Case fatality rates (CFRs) are calculated by dividing the number of deaths from a given disease by the total number of cases of the disease. For example, if there are 2 deaths out of 100 cases, we would say that the CFR is 2%. Obviously, both the numerator (the number of deaths) and the denominator (the number of cases) are important in calculating the CFR.
The number of deaths is relatively easy to determine, assuming that you have a reasonable assay for the disease of interest. However, when it comes to influenza CFRs, we are often told that we can’t be sure of what the denominator is because we are missing mild cases. Hence, we are told that the disease is probably much less lethal than it appears because there are probably many more mild cases which have not been counted. If they were, the denominator would be larger and the CFR would thus be lower.
The claim for missing mild cases has been made for the new H1N1 virus. Is there any evidence that this is so? The only “data” presented to support this contention are some phone surveys asking people if they had respiratory symptoms during the Spring. Well, I did. I have allergies. So do a lot of other people. Without testing, there is no reason to believe that mild respiratory symptoms represent a dose of swine flu. The people who are contacted in these phone surveys did not complain to their physicians of their symptoms. Hence, they aren’t “cases”.
Several carefully controlled studies with ferrets showed that the new H1N1 virus causes more severe symptoms than seasonal flu. Hence, there is no reason to believe that a person infected with the new H1N1 virus is less likely to come to the attention of a physician than a person with seasonal flu.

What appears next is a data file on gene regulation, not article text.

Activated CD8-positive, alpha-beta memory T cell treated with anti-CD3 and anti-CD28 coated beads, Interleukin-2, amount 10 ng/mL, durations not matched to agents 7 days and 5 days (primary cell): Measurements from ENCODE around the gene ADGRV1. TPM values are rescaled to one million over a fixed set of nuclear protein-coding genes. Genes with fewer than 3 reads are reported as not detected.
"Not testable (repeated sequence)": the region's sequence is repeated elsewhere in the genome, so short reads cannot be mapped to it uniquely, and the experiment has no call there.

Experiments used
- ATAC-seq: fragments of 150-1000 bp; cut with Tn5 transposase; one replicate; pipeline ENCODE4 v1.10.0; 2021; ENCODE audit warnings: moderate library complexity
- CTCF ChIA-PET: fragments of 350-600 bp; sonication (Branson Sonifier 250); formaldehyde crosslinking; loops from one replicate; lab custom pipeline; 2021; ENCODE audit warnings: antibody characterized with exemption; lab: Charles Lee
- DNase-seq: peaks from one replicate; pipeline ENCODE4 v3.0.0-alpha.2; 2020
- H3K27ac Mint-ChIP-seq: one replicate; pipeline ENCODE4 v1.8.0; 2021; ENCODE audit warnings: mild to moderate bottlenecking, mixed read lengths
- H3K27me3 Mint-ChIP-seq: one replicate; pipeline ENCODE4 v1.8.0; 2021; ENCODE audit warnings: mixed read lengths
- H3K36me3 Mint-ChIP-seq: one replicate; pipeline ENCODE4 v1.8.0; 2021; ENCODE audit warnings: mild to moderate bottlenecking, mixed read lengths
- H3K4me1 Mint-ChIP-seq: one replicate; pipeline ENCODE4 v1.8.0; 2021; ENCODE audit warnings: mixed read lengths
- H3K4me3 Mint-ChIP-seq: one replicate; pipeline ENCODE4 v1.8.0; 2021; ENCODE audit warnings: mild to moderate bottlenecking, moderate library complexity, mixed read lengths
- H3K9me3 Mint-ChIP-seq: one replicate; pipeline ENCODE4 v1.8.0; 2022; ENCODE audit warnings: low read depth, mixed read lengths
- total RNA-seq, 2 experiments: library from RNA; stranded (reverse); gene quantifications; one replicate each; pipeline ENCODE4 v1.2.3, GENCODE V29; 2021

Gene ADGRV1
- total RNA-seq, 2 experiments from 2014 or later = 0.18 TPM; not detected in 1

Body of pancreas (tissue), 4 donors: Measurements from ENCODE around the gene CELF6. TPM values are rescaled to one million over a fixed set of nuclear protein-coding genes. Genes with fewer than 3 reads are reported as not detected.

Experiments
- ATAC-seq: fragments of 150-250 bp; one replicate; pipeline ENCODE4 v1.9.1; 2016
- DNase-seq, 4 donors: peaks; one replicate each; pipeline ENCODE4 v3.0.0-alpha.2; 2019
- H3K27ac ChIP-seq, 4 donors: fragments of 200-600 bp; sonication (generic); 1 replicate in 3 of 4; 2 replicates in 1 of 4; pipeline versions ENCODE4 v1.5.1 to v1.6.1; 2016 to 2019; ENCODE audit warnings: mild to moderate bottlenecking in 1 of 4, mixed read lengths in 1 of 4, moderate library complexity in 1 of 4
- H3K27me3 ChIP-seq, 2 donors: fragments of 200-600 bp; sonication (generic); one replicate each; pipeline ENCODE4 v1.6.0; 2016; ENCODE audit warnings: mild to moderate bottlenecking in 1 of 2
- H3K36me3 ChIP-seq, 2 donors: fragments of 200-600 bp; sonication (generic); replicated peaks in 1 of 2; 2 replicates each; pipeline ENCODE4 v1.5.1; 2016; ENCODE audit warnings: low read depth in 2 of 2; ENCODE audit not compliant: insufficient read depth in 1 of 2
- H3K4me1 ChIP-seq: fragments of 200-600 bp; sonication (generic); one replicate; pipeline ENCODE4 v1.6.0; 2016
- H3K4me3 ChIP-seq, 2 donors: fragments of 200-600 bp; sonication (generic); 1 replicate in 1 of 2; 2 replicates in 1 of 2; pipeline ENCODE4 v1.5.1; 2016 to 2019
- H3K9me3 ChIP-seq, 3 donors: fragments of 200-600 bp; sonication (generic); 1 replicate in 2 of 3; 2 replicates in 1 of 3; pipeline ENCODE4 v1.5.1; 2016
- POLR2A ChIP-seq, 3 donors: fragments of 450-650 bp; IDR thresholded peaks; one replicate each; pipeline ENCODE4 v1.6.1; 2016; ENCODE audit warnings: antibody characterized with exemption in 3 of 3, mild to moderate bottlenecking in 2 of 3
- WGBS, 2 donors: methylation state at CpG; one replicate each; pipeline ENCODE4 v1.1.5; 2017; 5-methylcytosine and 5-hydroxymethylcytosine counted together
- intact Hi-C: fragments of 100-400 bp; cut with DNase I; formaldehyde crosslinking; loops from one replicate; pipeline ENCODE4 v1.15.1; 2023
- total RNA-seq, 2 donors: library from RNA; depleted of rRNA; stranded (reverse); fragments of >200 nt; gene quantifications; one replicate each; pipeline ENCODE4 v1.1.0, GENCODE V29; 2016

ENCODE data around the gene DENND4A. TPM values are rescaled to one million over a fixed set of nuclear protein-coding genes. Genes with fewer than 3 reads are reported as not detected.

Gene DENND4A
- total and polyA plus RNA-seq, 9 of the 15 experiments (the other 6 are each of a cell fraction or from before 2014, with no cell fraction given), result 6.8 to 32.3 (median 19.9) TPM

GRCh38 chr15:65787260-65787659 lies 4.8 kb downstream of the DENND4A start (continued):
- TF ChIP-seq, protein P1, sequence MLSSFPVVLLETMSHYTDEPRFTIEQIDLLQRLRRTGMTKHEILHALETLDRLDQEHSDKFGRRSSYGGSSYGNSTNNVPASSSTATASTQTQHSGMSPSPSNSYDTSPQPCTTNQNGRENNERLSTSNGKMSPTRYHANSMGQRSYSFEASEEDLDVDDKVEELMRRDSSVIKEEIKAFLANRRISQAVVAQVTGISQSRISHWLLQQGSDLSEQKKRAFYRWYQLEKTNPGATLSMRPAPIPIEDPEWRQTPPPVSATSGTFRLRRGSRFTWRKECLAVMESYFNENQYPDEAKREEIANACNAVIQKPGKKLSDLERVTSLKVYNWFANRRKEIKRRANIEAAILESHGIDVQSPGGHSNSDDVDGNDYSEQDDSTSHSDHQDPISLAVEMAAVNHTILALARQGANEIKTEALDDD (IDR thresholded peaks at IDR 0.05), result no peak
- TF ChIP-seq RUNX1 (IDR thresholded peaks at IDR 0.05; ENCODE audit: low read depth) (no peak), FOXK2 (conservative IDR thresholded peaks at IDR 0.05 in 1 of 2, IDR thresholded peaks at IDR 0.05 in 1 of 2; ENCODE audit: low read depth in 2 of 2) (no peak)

When policy and advice is given on the basis of CFR, we are comparing the relative effects of the new H1N1 with respect to seasonal or past pandemic flu strains. To do this, we do not need to identify every single person who has been infected with the new virus. We just need to calculate the ratio of the people with clinically obvious disease who die. This is how the CFRs were calculated for seasonal flu and for past pandemics. During the Spanish influenza, no-one was doing seroprevalance studies or knocking on people’s doors to see if they had mild symptoms. They counted the number of people who came to the attention of doctors, counted how many died, and divided the latter by the former. If anything, we are likely understating the current CFR with respect to the 1918 flu because we are more likely to identify mild cases. People today are far more likely to go to a doctor and complain about their symptoms than in 1918, in my opinion.
If seroprevalence results were released, would we find some cases that had not been identified based on clinical symptoms? Almost certainly we would find some. It is equally likely that some deaths have also been missed. However, we do not need perfect information to compare the effects of the new H1N1 virus with previous pandemic viruses. When we apply the same methods that doctors and researchers used back then, the answer is clear.
Without mitigation, this virus will cause a severe 1918-type pandemic.